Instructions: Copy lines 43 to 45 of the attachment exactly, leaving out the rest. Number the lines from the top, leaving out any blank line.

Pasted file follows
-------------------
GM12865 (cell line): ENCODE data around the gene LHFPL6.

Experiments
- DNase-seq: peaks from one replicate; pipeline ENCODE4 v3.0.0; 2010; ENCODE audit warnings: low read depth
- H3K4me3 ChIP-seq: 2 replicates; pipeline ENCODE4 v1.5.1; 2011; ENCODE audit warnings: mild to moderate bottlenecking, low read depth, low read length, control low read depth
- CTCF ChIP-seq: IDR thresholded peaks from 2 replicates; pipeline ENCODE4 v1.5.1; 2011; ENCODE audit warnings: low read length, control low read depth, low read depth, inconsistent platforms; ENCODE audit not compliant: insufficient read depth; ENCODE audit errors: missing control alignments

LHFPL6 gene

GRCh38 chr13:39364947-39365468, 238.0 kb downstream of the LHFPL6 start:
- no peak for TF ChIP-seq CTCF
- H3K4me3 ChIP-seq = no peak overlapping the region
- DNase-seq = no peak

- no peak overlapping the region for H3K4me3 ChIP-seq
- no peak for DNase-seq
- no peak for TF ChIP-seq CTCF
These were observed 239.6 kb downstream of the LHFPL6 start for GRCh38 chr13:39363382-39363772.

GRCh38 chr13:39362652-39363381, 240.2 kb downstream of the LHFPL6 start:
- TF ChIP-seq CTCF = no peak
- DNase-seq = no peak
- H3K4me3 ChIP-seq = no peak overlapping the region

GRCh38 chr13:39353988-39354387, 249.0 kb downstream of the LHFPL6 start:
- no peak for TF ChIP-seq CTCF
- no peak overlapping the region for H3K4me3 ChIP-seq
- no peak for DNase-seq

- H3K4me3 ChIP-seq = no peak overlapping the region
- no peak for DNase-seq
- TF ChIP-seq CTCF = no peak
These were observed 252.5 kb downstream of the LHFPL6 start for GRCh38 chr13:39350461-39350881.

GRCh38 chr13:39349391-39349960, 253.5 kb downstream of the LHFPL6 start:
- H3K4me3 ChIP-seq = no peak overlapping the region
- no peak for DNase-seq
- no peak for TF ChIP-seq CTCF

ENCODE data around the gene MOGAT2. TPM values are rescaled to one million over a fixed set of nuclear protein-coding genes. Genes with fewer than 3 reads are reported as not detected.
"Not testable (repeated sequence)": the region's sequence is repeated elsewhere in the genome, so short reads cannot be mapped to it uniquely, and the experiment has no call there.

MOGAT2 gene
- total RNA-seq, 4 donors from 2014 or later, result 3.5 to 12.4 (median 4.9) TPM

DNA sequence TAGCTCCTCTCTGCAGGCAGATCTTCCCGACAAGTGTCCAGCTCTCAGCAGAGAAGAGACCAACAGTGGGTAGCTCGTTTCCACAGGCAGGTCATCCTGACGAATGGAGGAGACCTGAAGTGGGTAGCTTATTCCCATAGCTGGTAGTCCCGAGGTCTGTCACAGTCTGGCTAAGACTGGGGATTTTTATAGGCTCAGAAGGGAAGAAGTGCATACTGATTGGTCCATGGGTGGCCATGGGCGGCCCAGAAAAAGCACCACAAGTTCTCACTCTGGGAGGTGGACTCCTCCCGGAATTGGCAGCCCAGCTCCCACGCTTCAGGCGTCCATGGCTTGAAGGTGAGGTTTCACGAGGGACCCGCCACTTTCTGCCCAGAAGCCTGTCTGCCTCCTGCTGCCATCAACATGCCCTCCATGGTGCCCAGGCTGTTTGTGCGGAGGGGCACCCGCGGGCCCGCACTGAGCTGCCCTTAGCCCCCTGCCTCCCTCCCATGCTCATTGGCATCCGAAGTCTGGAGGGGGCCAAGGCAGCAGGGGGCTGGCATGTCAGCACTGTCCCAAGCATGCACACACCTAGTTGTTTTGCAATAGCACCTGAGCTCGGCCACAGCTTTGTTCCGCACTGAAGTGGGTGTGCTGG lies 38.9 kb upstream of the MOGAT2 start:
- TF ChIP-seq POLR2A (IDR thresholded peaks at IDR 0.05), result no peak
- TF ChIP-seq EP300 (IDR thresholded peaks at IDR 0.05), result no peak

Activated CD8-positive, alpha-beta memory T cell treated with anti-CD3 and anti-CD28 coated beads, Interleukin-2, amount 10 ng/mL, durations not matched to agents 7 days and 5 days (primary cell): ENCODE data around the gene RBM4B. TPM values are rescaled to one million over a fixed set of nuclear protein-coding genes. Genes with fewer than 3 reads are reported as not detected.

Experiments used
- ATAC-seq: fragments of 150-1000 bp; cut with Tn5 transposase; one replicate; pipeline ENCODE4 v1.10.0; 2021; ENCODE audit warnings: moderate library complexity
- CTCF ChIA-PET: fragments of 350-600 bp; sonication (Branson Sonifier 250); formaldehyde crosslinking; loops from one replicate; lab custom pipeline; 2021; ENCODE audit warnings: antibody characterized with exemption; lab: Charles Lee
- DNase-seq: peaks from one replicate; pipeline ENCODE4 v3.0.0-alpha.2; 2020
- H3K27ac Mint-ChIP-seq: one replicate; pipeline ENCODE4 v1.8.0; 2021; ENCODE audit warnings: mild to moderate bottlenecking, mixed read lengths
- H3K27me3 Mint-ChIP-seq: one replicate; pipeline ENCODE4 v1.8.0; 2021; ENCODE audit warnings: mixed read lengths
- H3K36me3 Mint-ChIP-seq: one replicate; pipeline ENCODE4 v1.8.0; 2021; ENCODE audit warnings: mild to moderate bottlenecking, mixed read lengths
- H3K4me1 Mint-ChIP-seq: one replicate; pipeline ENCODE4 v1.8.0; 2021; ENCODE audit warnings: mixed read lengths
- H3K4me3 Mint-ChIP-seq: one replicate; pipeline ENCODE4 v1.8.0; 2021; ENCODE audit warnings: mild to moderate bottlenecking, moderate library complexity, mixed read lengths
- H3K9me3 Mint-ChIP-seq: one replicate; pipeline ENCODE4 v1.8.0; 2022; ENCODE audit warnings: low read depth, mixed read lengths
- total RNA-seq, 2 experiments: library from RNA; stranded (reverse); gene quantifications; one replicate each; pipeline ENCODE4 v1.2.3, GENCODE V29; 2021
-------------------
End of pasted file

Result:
- H3K27ac Mint-ChIP-seq: one replicate; pipeline ENCODE4 v1.8.0; 2021; ENCODE audit warnings: mild to moderate bottlenecking, mixed read lengths
- H3K27me3 Mint-ChIP-seq: one replicate; pipeline ENCODE4 v1.8.0; 2021; ENCODE audit warnings: mixed read lengths
- H3K36me3 Mint-ChIP-seq: one replicate; pipeline ENCODE4 v1.8.0; 2021; ENCODE audit warnings: mild to moderate bottlenecking, mixed read lengths